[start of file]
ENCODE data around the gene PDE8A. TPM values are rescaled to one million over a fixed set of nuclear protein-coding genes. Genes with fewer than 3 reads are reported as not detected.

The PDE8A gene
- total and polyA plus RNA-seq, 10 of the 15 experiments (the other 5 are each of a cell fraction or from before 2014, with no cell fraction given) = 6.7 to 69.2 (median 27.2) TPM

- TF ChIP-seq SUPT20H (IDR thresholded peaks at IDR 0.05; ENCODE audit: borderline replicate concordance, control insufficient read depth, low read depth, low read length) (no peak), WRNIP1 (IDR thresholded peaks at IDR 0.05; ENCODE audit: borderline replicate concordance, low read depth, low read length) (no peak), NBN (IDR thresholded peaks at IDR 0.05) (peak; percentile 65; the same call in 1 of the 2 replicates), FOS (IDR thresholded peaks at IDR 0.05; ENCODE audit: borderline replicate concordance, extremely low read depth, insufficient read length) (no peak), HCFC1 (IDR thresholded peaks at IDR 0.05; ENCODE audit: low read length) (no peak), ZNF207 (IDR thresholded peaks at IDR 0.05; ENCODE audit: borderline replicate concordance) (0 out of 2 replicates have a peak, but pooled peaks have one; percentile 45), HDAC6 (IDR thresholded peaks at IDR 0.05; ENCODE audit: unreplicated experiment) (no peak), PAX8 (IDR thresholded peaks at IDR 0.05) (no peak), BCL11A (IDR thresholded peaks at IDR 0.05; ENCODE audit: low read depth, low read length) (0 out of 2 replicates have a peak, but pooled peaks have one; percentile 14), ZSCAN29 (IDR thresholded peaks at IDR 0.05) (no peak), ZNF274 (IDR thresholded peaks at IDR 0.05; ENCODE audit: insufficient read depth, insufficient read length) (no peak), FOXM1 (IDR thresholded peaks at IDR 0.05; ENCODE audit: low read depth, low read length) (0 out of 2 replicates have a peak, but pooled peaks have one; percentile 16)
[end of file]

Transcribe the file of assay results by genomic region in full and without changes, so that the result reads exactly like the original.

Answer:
ENCODE data around the gene PDE8A. TPM values are rescaled to one million over a fixed set of nuclear protein-coding genes. Genes with fewer than 3 reads are reported as not detected.

The PDE8A gene
- total and polyA plus RNA-seq, 10 of the 15 experiments (the other 5 are each of a cell fraction or from before 2014, with no cell fraction given) = 6.7 to 69.2 (median 27.2) TPM

- TF ChIP-seq SUPT20H (IDR thresholded peaks at IDR 0.05; ENCODE audit: borderline replicate concordance, control insufficient read depth, low read depth, low read length) (no peak), WRNIP1 (IDR thresholded peaks at IDR 0.05; ENCODE audit: borderline replicate concordance, low read depth, low read length) (no peak), NBN (IDR thresholded peaks at IDR 0.05) (peak; percentile 65; the same call in 1 of the 2 replicates), FOS (IDR thresholded peaks at IDR 0.05; ENCODE audit: borderline replicate concordance, extremely low read depth, insufficient read length) (no peak), HCFC1 (IDR thresholded peaks at IDR 0.05; ENCODE audit: low read length) (no peak), ZNF207 (IDR thresholded peaks at IDR 0.05; ENCODE audit: borderline replicate concordance) (0 out of 2 replicates have a peak, but pooled peaks have one; percentile 45), HDAC6 (IDR thresholded peaks at IDR 0.05; ENCODE audit: unreplicated experiment) (no peak), PAX8 (IDR thresholded peaks at IDR 0.05) (no peak), BCL11A (IDR thresholded peaks at IDR 0.05; ENCODE audit: low read depth, low read length) (0 out of 2 replicates have a peak, but pooled peaks have one; percentile 14), ZSCAN29 (IDR thresholded peaks at IDR 0.05) (no peak), ZNF274 (IDR thresholded peaks at IDR 0.05; ENCODE audit: insufficient read depth, insufficient read length) (no peak), FOXM1 (IDR thresholded peaks at IDR 0.05; ENCODE audit: low read depth, low read length) (0 out of 2 replicates have a peak, but pooled peaks have one; percentile 16)